Four states on the Gulf Coast — Louisiana, Texas, Mississippi and Alabama — co-exist with hundreds of active wells sitting off their coastline.

Those offshore wells produce thirty percent of America’s domestic oil and eleven percent of our natural gas.

Surely, in the cause of energy independence and cheaper fossil fuels, the Atlantic coastal states, North Carolina included, should be willing to take some risks and do our part.

It’s a compelling argument, but some real facts get in the way.

In the Gulf of Mexico, even after years of extraction, current reserves are still estimated to be at 9 billion barrels of oil and 204 trillion cubic feet of natural gas.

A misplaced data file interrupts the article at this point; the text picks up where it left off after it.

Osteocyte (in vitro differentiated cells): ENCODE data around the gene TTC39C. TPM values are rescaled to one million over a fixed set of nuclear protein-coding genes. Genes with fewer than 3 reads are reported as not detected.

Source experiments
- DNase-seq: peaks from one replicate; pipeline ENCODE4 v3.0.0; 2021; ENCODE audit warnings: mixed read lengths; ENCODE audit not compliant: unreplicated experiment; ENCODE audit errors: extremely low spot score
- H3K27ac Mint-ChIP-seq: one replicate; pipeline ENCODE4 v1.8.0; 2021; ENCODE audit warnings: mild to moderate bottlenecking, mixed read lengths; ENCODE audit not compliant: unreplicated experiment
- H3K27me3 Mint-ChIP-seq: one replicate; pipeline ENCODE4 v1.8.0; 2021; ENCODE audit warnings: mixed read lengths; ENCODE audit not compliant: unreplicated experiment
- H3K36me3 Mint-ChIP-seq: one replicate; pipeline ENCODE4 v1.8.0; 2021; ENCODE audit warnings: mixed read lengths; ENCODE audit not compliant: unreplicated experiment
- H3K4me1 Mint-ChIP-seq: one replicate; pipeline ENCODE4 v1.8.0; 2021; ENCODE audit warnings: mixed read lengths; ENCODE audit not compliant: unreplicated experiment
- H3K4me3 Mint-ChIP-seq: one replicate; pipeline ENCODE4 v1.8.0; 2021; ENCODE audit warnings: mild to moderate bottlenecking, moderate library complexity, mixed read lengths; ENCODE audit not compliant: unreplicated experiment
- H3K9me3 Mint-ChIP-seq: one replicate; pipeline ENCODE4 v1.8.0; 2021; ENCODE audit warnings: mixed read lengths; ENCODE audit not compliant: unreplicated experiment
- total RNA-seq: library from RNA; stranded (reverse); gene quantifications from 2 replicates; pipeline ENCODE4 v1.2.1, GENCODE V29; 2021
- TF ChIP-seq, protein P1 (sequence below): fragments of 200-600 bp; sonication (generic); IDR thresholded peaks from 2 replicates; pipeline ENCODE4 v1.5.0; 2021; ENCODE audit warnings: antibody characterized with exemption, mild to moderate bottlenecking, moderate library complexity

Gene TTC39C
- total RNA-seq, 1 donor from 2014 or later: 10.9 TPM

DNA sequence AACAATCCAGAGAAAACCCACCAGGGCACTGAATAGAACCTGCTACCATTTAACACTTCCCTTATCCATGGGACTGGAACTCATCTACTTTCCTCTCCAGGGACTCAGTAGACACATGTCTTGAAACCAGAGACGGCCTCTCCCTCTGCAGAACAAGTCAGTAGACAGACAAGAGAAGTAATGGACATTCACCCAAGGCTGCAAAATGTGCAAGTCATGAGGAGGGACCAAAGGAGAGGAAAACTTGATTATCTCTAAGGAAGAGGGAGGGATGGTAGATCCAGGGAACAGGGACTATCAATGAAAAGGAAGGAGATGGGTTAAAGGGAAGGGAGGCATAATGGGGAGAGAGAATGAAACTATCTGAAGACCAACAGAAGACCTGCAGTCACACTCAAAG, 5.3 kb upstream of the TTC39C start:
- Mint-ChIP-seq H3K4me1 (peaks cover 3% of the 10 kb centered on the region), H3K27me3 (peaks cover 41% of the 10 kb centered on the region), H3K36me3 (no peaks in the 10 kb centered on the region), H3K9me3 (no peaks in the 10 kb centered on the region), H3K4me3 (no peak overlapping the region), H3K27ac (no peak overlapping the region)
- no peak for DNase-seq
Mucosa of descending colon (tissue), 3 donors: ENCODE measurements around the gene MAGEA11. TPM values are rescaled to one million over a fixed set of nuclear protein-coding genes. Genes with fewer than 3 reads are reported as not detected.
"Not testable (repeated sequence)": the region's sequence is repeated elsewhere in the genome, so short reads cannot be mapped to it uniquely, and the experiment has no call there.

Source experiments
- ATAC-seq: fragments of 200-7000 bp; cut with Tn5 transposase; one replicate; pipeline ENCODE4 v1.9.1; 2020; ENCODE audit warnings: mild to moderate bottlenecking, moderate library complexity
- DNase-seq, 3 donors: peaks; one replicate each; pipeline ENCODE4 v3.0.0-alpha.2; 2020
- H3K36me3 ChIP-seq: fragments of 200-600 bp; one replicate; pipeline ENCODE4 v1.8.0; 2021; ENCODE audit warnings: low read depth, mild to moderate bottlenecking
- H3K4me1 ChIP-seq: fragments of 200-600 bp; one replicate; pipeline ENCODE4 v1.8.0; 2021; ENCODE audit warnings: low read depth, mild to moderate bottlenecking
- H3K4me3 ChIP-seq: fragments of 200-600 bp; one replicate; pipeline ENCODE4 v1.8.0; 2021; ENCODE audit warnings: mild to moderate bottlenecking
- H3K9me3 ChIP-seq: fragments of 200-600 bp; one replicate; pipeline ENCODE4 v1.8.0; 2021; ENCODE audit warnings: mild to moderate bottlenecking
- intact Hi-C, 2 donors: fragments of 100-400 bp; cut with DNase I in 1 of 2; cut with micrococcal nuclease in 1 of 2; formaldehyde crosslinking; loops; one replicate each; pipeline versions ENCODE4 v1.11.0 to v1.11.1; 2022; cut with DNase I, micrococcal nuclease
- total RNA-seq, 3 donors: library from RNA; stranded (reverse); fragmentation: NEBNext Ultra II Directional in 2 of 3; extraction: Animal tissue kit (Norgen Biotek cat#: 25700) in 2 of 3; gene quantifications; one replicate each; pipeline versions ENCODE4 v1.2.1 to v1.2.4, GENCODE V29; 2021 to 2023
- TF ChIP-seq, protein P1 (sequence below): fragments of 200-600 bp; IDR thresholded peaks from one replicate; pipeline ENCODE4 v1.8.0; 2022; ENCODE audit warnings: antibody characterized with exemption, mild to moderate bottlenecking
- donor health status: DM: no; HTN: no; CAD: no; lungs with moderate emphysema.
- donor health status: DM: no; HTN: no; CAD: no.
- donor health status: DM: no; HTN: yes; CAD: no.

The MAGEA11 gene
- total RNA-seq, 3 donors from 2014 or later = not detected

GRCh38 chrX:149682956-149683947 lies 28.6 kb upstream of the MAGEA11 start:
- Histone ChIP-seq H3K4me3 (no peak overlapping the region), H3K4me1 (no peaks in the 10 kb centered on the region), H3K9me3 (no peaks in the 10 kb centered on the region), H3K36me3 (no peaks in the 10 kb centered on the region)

By contrast, the entire Atlantic Coast of the United States, from Maine to Florida is thought to contain, at best, 4.7 billion barrels of oil and 37.5 trillion cubic feet of natural gas.

Current science is pretty good at estimating these totals and seismic testing would only to serve to locate if there are concentrations enough to justify the expense of building rigs and pipelines.

While this sounds as though these are significant reserves, the numbers are quite small in terms of national production and even smaller when the economic impact is calculated.

Moody’s estimated in 2009 that Louisiana and Texas alone employed 438,000 people in oil and gas extraction-related jobs, generating, in 2008, $167 billion dollars of gross domestic product to the two states.